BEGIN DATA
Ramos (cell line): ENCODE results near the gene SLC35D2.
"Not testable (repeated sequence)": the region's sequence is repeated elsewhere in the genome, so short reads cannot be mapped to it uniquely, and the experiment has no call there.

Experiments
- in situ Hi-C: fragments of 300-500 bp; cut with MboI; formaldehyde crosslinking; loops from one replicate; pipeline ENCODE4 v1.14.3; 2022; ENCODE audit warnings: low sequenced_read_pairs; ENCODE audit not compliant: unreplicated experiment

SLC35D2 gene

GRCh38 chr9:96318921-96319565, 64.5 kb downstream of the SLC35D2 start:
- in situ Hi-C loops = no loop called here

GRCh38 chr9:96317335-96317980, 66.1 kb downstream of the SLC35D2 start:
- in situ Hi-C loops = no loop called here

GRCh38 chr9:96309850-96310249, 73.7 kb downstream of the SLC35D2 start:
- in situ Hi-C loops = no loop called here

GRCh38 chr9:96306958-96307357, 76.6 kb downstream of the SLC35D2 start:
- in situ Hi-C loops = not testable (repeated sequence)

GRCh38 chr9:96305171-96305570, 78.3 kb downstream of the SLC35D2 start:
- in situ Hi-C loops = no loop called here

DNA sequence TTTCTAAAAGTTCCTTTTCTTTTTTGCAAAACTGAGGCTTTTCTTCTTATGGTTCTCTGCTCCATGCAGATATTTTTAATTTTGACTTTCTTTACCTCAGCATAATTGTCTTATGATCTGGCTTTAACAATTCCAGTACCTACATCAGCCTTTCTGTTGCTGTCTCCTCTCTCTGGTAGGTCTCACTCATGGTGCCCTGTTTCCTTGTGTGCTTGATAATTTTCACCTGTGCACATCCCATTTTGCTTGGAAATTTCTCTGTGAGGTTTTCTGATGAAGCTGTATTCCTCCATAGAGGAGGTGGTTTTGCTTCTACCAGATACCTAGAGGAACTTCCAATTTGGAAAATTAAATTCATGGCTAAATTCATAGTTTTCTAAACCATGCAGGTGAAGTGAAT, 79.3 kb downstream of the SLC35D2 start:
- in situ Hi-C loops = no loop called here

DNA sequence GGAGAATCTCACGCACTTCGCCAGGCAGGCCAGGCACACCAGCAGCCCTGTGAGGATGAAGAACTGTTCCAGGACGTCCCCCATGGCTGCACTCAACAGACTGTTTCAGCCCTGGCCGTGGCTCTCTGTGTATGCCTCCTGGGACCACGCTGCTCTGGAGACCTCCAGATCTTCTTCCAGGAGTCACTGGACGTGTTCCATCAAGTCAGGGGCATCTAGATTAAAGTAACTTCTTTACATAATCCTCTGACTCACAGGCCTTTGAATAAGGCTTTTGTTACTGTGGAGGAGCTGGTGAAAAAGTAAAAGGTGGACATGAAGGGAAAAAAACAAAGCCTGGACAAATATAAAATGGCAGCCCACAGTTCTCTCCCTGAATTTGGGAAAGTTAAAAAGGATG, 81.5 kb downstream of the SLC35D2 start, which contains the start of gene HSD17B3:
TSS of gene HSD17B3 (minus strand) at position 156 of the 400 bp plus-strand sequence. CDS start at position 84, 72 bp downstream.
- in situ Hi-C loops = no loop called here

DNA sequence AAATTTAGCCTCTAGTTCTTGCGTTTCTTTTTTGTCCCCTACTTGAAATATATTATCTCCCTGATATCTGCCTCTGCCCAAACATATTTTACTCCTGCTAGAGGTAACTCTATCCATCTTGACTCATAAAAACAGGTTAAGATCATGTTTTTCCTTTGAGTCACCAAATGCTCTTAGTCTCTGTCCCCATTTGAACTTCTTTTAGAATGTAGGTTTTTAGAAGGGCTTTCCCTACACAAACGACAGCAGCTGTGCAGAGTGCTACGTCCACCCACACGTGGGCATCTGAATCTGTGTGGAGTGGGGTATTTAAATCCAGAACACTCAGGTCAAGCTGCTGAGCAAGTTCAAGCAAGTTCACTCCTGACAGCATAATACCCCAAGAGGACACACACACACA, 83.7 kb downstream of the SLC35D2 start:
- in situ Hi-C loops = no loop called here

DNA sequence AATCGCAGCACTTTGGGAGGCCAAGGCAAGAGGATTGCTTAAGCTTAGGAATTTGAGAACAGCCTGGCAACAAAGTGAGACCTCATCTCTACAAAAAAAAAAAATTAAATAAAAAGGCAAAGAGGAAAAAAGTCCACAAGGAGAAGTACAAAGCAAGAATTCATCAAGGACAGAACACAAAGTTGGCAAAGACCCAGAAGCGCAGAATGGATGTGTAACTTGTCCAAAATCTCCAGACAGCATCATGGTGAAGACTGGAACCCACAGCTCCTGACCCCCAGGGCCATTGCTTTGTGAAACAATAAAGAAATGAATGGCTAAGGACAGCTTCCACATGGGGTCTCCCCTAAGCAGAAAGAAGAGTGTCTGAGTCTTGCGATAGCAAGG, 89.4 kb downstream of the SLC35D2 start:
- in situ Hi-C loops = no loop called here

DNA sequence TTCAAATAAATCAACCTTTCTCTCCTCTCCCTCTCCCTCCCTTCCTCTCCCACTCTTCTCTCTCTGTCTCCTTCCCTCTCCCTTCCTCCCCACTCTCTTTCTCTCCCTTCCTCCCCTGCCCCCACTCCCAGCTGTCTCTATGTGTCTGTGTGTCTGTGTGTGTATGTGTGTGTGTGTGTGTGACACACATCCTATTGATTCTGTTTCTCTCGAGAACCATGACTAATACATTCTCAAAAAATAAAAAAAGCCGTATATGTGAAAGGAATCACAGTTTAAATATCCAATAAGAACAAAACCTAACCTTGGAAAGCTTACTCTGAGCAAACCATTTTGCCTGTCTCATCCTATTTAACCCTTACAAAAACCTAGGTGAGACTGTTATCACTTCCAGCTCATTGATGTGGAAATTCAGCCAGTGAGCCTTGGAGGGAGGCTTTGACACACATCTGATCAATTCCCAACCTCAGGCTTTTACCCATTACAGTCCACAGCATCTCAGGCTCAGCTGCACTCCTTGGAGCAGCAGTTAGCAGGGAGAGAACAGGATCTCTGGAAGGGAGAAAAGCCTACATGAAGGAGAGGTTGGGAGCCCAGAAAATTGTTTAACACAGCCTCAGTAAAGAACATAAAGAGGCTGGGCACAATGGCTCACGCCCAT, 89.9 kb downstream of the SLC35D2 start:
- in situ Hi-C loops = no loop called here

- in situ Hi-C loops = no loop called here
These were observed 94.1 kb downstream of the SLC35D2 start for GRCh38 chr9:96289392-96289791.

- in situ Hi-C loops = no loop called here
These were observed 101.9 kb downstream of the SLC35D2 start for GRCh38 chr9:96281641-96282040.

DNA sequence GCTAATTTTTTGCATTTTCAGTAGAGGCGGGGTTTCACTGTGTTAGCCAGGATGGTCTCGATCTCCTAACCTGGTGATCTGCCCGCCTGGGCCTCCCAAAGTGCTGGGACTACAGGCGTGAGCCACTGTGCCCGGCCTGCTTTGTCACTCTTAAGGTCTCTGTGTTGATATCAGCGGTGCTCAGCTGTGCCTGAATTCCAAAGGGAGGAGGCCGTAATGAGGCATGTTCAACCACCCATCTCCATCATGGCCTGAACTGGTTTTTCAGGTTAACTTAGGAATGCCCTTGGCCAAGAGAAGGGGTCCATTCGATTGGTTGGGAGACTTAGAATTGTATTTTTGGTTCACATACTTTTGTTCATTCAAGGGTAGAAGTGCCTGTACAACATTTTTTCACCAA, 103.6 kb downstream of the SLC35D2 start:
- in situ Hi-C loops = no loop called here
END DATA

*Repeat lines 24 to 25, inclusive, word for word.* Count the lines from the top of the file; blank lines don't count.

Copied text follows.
- in situ Hi-C loops = no loop called here

DNA sequence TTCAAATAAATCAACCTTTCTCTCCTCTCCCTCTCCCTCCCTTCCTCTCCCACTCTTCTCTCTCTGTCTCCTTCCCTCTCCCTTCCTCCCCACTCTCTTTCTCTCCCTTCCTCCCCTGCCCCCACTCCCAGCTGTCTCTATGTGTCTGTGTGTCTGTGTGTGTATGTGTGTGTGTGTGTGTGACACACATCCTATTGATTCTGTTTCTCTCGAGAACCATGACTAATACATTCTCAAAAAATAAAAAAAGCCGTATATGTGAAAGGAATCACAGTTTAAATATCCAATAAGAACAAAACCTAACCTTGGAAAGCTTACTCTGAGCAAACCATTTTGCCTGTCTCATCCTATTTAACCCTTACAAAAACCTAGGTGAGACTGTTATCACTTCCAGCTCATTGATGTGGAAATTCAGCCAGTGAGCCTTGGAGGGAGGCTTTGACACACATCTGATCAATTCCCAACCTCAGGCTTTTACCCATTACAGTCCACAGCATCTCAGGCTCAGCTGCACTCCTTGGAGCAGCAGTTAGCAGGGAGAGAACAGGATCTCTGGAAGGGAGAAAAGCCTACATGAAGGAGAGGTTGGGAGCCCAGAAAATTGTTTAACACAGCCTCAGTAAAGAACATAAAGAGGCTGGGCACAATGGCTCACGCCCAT, 89.9 kb downstream of the SLC35D2 start: